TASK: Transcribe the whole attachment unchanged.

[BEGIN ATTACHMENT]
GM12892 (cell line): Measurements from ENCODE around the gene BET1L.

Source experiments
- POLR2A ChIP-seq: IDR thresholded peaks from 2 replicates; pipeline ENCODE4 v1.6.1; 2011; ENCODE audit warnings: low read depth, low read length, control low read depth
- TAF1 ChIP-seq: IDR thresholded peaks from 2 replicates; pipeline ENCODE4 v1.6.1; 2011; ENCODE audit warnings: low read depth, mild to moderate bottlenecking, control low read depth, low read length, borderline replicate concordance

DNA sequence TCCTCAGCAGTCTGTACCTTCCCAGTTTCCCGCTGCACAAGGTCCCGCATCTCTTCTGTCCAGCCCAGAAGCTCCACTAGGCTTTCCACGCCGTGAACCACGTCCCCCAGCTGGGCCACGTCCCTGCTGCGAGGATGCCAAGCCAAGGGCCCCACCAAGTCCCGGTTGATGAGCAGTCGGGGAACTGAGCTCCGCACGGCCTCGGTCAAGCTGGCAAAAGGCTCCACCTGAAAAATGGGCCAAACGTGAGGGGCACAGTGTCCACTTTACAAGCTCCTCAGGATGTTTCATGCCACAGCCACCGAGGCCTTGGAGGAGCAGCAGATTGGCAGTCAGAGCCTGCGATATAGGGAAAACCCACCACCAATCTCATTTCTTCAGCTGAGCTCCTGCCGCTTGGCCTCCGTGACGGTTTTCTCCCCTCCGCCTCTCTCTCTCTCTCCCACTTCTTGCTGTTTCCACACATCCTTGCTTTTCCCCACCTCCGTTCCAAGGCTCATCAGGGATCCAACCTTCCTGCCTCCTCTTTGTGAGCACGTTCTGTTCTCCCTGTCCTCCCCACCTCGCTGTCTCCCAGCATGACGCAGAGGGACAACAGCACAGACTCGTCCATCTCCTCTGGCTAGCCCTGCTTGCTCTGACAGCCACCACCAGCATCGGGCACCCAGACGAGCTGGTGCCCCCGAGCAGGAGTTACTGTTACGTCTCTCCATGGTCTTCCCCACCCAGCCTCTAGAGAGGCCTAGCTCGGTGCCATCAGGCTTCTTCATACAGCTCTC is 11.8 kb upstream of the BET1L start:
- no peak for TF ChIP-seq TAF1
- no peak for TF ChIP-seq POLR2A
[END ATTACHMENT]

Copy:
GM12892 (cell line): Measurements from ENCODE around the gene BET1L.

Source experiments
- POLR2A ChIP-seq: IDR thresholded peaks from 2 replicates; pipeline ENCODE4 v1.6.1; 2011; ENCODE audit warnings: low read depth, low read length, control low read depth
- TAF1 ChIP-seq: IDR thresholded peaks from 2 replicates; pipeline ENCODE4 v1.6.1; 2011; ENCODE audit warnings: low read depth, mild to moderate bottlenecking, control low read depth, low read length, borderline replicate concordance

DNA sequence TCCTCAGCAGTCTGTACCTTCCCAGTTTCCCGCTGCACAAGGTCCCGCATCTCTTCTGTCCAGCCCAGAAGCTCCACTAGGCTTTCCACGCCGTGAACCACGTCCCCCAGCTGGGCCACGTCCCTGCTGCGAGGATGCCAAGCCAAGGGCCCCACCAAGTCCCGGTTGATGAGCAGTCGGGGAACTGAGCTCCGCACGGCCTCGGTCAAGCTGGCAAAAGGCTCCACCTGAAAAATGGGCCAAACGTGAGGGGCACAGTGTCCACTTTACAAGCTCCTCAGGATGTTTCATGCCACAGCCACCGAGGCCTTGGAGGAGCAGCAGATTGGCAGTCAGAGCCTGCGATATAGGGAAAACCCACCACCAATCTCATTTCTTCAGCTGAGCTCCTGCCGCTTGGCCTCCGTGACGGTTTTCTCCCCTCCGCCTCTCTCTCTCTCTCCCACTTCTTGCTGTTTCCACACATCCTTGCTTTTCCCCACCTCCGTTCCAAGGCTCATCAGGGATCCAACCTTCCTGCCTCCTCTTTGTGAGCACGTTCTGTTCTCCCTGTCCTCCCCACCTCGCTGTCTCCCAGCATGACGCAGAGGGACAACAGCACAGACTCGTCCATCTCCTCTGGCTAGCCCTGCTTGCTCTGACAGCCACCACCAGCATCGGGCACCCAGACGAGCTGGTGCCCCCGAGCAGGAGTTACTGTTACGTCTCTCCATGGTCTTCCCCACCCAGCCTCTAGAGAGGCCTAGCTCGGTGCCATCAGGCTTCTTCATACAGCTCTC is 11.8 kb upstream of the BET1L start:
- no peak for TF ChIP-seq TAF1
- no peak for TF ChIP-seq POLR2A